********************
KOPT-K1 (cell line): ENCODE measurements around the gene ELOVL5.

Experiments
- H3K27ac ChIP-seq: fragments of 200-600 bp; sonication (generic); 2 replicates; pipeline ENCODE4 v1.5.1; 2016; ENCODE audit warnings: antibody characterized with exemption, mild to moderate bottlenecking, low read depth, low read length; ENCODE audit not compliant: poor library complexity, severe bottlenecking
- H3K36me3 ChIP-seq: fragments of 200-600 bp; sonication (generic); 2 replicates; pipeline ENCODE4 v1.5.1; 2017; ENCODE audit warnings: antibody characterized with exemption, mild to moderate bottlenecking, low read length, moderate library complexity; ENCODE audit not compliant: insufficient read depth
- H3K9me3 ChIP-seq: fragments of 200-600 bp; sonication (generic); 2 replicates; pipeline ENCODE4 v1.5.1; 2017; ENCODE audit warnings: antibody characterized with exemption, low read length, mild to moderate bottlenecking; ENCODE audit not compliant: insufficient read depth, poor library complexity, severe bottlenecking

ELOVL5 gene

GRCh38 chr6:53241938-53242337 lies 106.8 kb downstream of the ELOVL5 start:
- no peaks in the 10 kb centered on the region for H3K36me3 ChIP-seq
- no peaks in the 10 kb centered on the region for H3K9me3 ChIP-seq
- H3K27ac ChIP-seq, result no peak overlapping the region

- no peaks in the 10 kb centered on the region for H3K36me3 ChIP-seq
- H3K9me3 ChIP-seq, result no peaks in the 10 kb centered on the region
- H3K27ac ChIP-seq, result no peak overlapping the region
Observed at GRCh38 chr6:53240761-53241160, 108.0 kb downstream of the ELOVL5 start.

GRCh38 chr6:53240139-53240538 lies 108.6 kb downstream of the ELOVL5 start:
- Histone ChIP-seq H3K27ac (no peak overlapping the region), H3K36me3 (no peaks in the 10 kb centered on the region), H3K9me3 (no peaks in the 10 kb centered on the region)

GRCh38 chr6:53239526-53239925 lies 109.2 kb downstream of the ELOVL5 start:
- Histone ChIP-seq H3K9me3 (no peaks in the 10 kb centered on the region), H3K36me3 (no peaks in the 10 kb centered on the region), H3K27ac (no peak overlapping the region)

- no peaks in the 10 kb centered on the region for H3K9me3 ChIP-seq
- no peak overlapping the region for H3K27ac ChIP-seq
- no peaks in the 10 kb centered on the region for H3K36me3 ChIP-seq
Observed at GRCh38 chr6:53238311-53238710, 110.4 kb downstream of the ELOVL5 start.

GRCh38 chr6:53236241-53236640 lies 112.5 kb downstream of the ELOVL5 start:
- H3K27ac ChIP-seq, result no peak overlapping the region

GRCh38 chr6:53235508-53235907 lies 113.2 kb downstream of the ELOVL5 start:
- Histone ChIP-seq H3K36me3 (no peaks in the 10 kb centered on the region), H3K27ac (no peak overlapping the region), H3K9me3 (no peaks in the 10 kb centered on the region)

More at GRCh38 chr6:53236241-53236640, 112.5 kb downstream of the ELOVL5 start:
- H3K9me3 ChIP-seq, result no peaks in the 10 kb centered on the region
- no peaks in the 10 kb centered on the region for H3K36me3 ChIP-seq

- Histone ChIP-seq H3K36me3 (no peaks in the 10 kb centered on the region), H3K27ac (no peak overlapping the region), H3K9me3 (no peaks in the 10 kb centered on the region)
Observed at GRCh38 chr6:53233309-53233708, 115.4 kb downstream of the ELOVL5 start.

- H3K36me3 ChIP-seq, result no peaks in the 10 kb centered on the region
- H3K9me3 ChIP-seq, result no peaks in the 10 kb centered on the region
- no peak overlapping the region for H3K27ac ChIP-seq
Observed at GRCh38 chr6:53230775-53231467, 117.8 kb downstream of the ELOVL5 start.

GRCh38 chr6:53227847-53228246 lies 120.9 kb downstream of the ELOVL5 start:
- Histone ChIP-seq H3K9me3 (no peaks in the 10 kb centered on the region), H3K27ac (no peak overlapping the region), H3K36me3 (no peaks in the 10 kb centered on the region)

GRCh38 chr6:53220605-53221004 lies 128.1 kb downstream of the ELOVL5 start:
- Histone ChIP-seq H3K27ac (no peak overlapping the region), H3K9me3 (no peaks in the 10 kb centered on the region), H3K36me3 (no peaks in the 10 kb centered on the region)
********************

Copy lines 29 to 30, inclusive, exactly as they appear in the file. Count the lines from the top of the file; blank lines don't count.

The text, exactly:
- no peaks in the 10 kb centered on the region for H3K36me3 ChIP-seq

- Histone ChIP-seq H3K36me3 (no peaks in the 10 kb centered on the region), H3K27ac (no peak overlapping the region), H3K9me3 (no peaks in the 10 kb centered on the region)